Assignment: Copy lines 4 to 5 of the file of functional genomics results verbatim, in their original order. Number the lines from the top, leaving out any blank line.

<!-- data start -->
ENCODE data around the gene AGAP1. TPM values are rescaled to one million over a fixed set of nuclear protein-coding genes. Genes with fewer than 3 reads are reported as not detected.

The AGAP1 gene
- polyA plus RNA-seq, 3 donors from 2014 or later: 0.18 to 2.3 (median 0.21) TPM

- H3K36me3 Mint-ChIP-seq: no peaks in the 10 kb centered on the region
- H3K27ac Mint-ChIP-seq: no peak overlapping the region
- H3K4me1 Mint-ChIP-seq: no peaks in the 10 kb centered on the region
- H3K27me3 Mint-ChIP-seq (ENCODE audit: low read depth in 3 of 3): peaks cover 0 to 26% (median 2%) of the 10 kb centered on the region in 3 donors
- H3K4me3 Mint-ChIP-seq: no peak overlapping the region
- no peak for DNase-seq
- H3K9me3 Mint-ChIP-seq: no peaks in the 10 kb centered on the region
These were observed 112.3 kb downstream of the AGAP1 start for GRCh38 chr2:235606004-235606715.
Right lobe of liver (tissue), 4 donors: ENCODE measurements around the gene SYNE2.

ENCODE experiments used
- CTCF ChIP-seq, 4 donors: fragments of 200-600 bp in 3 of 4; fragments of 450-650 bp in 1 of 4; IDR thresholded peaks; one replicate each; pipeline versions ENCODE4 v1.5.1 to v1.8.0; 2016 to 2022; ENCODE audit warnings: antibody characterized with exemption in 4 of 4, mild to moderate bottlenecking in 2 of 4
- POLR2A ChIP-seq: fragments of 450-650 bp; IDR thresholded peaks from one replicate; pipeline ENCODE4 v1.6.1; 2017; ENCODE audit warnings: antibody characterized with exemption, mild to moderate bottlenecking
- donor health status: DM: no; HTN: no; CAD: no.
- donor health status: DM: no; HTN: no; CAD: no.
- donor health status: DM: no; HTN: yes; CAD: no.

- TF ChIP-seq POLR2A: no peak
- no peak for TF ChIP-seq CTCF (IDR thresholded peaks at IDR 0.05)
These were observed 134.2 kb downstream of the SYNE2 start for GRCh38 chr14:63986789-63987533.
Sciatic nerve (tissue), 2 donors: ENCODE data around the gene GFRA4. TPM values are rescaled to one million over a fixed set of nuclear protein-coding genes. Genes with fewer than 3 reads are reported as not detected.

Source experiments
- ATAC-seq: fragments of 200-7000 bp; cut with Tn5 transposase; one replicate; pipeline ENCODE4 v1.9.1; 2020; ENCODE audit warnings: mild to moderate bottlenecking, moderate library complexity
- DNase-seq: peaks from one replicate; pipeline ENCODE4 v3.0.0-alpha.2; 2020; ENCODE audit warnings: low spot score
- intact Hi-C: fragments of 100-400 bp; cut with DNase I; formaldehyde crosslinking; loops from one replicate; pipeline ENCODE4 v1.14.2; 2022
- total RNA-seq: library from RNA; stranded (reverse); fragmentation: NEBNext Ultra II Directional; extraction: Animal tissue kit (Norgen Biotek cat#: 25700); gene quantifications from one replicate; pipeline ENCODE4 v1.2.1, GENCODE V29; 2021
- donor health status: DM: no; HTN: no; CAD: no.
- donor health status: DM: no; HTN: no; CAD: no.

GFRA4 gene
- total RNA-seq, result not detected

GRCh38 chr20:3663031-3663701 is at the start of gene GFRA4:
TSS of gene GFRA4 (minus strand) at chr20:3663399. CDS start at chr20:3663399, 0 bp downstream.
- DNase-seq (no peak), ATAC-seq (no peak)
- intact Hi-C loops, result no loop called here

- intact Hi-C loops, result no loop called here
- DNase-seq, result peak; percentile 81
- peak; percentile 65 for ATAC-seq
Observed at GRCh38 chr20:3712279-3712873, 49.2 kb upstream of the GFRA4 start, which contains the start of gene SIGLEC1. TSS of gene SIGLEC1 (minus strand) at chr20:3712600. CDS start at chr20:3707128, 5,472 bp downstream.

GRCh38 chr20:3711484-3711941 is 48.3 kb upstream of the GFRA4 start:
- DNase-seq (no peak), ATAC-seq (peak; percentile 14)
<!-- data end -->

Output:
- H3K36me3 Mint-ChIP-seq: no peaks in the 10 kb centered on the region
- H3K27ac Mint-ChIP-seq: no peak overlapping the region